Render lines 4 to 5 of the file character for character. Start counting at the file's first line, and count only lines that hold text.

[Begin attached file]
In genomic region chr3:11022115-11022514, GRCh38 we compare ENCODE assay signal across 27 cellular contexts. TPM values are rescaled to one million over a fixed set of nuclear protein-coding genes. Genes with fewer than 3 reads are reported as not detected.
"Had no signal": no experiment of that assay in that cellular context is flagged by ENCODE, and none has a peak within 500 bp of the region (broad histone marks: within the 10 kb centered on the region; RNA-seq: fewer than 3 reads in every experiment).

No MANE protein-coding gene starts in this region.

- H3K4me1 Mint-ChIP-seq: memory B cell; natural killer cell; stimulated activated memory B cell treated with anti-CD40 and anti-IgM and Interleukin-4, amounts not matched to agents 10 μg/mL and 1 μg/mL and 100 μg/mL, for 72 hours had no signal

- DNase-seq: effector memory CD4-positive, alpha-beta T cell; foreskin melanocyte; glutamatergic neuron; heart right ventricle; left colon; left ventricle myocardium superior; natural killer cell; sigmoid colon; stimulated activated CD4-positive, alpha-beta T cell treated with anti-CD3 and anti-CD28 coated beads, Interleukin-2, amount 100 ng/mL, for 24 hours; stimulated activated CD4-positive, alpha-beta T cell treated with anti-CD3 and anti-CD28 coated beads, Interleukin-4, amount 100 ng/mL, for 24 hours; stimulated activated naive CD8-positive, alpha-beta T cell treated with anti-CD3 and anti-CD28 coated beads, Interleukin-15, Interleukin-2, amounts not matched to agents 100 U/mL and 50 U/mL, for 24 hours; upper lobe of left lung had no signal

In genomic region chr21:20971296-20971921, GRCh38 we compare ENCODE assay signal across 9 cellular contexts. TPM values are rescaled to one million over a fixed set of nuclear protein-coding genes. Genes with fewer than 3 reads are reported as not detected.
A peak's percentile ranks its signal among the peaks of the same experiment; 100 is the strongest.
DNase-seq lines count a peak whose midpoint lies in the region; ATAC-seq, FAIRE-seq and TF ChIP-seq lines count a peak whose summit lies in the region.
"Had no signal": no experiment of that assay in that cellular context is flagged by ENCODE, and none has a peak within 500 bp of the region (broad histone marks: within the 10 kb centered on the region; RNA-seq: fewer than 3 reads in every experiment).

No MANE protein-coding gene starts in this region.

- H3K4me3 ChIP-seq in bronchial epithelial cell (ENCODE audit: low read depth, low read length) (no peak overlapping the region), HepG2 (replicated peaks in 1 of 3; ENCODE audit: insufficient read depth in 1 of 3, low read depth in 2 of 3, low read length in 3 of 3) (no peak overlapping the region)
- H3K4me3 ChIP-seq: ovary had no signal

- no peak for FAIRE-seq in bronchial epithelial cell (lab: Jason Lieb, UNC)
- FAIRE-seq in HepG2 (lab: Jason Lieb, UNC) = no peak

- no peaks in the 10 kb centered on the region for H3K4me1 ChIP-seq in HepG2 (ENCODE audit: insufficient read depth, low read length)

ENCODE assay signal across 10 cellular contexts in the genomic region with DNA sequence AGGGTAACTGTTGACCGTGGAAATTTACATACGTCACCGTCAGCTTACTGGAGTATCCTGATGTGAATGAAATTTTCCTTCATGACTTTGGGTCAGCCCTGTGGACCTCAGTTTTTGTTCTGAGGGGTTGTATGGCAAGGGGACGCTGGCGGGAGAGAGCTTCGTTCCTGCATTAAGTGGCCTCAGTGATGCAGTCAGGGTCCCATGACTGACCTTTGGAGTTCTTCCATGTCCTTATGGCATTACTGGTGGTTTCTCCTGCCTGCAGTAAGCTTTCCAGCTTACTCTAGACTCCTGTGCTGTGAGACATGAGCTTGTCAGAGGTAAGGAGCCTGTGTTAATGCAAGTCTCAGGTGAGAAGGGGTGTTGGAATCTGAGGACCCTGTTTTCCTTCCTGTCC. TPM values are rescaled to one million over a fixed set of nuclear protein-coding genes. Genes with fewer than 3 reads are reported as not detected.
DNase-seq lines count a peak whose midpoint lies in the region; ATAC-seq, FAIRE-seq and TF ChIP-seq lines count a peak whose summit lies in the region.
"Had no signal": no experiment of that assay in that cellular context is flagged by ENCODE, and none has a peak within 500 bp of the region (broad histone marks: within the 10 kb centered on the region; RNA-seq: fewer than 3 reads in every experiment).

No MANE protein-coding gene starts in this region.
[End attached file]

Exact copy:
- H3K4me1 Mint-ChIP-seq: memory B cell; natural killer cell; stimulated activated memory B cell treated with anti-CD40 and anti-IgM and Interleukin-4, amounts not matched to agents 10 μg/mL and 1 μg/mL and 100 μg/mL, for 72 hours had no signal

- DNase-seq: effector memory CD4-positive, alpha-beta T cell; foreskin melanocyte; glutamatergic neuron; heart right ventricle; left colon; left ventricle myocardium superior; natural killer cell; sigmoid colon; stimulated activated CD4-positive, alpha-beta T cell treated with anti-CD3 and anti-CD28 coated beads, Interleukin-2, amount 100 ng/mL, for 24 hours; stimulated activated CD4-positive, alpha-beta T cell treated with anti-CD3 and anti-CD28 coated beads, Interleukin-4, amount 100 ng/mL, for 24 hours; stimulated activated naive CD8-positive, alpha-beta T cell treated with anti-CD3 and anti-CD28 coated beads, Interleukin-15, Interleukin-2, amounts not matched to agents 100 U/mL and 50 U/mL, for 24 hours; upper lobe of left lung had no signal